TACLOBAN CITY – About 800 learners from remote villages in Palapag, Northern Samar stand to benefit from the Radio Based Instruction (RBI) project funded through donations raised by a non-government organization.
Capacujan National High School (NHS) with enrollees in remote communities is the first beneficiary of the educational radio programs that can be heard through the FM band.
On Aug. 31, the campus received transmitters, antenna, and broadcast equipment managed through a laptop or desktop computer.
With the ongoing battle against coronavirus disease 2019 (Covid-19), RBI is being used by the education department as one of the viable platforms while regular face-to-face classes are still suspended, said Jerico Joshua Kahulugan, national director of Humanitarian Order of Sierra Falconès, Inc., in a phone interview on Thursday.
The initiative, pushed by non-profit groups Sierra Falconès and Save to Send Project, is supported by the Department of Education Northern Samar division.
Sierra Falconès managed to raise PHP44,794 donations for the purchase of equipment under its Piso Ko, Transistor Mo Project.
Through RBI, teachers guide and assist the students through radio while reading and studying their printed modules, allowing them to understand their lesson easily.
“Covid-19 pandemic has affected the lifestyle of our learners and it continuous to make these children suffer from its adverse effect which is why we partnered with DepEd in Northern Samar to help young learners cope in these trying times,” Kahulugan said.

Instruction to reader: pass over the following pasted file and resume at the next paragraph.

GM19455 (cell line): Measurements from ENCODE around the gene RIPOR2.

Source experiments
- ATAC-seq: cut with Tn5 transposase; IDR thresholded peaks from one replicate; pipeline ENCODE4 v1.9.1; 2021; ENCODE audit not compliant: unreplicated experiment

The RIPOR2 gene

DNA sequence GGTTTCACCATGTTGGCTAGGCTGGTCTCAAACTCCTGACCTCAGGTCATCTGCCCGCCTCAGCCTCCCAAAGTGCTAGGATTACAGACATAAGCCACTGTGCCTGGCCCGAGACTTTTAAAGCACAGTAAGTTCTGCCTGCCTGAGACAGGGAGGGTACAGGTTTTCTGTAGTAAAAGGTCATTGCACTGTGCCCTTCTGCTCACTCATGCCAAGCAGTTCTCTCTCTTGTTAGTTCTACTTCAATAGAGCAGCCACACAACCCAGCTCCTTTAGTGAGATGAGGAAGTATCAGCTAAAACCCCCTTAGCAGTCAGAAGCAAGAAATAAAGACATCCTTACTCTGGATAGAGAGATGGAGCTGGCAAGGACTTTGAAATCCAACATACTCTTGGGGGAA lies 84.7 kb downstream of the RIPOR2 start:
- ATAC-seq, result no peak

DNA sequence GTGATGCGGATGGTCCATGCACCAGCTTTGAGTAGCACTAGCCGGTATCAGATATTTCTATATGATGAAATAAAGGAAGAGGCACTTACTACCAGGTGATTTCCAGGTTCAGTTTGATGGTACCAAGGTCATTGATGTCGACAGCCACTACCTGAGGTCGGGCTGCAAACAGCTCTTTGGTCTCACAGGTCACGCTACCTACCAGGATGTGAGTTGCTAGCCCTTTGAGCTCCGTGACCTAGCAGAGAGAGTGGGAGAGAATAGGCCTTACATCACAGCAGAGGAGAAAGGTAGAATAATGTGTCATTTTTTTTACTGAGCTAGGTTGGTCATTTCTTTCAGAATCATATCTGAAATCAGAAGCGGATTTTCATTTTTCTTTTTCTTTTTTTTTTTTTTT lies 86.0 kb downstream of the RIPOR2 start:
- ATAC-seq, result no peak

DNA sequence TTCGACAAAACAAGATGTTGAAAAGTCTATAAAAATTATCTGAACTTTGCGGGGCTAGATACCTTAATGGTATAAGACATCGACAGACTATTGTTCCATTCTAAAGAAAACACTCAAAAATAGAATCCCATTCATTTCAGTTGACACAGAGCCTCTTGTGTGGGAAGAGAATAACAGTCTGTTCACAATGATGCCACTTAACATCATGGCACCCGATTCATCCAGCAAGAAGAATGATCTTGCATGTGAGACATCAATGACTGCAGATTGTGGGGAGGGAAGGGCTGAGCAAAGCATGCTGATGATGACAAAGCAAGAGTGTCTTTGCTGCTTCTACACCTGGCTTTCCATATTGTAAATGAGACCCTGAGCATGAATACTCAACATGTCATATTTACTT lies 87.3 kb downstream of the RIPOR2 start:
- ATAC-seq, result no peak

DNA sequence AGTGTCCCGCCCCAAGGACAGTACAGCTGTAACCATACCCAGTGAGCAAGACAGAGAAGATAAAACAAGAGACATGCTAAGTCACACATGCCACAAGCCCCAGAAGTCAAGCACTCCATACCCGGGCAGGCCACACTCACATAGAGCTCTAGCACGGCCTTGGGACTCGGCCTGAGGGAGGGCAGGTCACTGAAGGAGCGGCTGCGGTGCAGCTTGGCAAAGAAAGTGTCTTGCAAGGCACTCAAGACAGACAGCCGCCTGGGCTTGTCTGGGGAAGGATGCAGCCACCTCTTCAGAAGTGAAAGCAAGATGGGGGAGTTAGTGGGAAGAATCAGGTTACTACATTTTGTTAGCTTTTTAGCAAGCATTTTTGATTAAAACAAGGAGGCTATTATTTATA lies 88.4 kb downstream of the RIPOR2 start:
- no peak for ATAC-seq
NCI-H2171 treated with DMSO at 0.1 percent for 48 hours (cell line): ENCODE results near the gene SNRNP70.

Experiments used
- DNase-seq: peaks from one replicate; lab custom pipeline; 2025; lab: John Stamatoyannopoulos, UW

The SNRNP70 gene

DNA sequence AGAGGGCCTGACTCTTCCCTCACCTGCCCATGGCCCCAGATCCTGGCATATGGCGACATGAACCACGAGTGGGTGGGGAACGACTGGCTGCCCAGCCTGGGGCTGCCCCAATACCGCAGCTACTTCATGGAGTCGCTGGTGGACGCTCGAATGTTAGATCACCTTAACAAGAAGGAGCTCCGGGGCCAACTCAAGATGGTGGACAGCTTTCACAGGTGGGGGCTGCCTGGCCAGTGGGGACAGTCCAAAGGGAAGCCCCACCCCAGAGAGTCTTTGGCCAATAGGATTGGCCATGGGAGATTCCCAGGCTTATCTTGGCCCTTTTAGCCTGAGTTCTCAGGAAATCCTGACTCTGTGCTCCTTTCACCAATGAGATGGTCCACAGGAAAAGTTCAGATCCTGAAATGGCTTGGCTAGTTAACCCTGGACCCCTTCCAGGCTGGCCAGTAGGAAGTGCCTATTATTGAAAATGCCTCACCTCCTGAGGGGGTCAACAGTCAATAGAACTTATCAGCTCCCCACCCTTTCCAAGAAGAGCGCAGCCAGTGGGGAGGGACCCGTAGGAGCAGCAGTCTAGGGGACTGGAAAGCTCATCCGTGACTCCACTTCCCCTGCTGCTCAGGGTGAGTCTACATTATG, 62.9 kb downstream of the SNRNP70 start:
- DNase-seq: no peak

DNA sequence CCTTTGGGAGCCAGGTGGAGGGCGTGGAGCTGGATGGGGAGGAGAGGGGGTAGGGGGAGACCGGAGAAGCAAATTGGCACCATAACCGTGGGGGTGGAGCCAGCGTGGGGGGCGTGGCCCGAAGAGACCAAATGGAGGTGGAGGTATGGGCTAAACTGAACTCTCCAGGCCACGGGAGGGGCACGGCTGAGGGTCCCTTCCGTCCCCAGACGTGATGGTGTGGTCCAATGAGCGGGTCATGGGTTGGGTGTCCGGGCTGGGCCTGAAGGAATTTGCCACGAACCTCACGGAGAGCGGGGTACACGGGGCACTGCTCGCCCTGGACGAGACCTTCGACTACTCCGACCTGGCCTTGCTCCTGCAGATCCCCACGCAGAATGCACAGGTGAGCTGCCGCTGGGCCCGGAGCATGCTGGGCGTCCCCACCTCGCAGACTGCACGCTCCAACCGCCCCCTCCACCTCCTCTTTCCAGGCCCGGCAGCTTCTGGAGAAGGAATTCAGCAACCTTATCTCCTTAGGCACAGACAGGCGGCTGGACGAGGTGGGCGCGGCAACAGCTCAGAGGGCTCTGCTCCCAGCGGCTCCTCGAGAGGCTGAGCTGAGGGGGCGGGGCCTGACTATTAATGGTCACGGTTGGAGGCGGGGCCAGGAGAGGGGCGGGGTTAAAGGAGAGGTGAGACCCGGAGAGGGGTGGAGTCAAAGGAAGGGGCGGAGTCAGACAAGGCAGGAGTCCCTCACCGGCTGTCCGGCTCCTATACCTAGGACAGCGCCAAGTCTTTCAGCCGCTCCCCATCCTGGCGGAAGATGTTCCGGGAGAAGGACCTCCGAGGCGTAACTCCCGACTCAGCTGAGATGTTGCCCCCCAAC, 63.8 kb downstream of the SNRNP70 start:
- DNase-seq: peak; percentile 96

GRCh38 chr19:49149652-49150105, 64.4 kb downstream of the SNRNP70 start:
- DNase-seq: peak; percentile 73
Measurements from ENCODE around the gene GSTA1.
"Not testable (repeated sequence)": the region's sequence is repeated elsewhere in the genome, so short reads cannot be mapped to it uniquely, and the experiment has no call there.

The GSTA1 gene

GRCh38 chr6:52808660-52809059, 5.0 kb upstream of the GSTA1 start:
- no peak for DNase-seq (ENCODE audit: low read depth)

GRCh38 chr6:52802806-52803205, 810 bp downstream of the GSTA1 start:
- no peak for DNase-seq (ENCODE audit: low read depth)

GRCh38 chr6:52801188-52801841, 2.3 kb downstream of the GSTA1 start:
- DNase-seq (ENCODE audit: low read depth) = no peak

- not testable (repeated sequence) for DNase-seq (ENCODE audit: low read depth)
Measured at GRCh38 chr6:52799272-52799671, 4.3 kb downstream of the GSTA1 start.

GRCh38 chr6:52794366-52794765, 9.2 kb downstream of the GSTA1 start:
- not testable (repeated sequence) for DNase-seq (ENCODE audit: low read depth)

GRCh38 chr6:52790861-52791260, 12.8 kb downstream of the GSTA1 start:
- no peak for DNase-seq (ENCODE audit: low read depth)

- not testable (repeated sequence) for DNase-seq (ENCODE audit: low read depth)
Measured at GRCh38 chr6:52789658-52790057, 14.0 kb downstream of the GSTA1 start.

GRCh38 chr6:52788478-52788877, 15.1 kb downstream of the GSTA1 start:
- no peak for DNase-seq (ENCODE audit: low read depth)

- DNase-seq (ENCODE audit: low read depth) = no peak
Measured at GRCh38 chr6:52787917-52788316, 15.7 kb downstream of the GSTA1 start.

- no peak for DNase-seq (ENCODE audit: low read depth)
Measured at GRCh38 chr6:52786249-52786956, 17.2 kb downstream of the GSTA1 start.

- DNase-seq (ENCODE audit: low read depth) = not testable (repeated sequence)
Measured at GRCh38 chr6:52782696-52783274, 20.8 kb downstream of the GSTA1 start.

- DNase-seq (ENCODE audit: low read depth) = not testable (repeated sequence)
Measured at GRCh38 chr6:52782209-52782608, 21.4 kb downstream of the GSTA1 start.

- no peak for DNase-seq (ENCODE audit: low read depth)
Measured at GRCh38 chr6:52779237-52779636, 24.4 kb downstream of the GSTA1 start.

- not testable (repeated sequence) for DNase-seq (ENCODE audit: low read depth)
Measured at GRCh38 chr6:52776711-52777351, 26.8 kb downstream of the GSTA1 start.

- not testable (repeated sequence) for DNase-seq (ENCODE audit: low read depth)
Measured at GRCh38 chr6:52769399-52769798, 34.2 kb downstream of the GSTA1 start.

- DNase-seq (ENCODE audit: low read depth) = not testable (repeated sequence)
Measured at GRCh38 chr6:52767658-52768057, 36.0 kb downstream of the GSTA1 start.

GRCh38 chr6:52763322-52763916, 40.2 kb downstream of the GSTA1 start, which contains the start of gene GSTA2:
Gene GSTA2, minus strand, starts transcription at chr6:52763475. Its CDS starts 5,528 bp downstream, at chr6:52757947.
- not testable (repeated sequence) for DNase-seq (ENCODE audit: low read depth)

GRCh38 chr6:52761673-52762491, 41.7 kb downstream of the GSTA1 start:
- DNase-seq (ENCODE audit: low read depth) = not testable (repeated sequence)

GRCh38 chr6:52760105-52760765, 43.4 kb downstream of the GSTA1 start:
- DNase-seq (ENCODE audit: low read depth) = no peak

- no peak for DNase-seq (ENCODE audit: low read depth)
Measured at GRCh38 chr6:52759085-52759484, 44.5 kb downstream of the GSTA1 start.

He added that the project RBI will be adopted by other chapters of Sierra Falconès in different areas in the country to expand the new mode of instruction.
Cherry Nobis, a teacher in Capacujan and Sierra Falconès chapter president in Northern Samar, said this alternative mode of learning and teaching is helpful to students as they pursue studies despite challenges brought by the pandemic.
Capacujan has 26 teachers trained to operate RBI. The campus has 800 students from different remote villages.
The school is accessible to teachers by riding a single motorcycle from the town center, riding along rocky and muddy road while some students from nearby villages have to walk for about an hour to get to the campus.
Due to their location, it is hard for students to contact their teachers if they have clarifications on their activity sheets and modules.
“To have a good signal, they have to climb a hill when sending a message. That is why I really work hard for us to have this radio station,” Nobis said in a phone interview.
The radio station is in operation from Monday to Friday from 7 a.m. to 5 p.m.
“Right now, we are still doing test broadcast in preparation for the actual operation once the class for this school year begin this month,” she added.
Aside from Capacujan NHS, the Piso Ko, Transistor Mo Project is also implemented in Las Navas I Central in Las Navas, a remote town in Northern Samar province. (PNA)